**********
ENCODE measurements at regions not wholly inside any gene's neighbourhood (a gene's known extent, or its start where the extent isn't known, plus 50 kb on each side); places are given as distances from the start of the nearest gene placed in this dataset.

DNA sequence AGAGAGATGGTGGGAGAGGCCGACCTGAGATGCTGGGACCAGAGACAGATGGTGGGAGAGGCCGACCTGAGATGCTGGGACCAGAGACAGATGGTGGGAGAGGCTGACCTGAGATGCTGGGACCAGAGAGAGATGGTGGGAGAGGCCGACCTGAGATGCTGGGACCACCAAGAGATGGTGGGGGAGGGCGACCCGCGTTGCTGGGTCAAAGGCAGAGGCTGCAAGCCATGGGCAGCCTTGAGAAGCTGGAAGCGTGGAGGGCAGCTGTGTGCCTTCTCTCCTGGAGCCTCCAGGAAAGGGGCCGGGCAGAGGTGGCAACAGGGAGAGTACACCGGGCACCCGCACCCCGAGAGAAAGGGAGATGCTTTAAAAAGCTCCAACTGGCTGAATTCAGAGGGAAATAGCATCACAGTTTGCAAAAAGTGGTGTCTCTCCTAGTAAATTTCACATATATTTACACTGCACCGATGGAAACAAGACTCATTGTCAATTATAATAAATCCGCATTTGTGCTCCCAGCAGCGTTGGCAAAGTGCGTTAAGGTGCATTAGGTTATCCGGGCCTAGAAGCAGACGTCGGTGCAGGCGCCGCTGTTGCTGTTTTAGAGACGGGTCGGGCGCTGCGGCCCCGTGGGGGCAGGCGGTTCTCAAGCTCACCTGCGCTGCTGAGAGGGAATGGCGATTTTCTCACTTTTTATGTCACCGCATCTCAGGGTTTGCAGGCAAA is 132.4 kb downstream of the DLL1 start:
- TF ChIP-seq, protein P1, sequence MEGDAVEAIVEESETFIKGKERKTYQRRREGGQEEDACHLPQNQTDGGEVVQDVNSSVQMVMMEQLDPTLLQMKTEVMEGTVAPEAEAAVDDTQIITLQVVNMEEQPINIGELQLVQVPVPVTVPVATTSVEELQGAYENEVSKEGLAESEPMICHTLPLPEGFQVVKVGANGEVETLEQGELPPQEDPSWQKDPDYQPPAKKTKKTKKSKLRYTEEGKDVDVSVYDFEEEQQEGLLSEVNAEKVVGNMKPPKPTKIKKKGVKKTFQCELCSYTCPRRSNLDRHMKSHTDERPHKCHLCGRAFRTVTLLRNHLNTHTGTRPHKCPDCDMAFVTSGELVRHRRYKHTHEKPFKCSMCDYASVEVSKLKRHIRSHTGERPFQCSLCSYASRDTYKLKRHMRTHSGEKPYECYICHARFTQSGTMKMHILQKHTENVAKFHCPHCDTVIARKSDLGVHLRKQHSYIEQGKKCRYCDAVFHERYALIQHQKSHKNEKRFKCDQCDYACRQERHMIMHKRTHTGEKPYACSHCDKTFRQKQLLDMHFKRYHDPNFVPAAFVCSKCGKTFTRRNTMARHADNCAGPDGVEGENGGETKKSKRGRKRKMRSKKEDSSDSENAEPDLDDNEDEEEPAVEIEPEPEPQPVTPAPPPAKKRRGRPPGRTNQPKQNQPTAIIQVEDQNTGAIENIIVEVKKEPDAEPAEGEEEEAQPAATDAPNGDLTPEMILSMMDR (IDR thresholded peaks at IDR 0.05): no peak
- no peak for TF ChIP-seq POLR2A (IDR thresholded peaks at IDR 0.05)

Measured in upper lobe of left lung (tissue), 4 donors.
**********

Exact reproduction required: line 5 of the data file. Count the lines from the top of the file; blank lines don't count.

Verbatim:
Measured in upper lobe of left lung (tissue), 4 donors.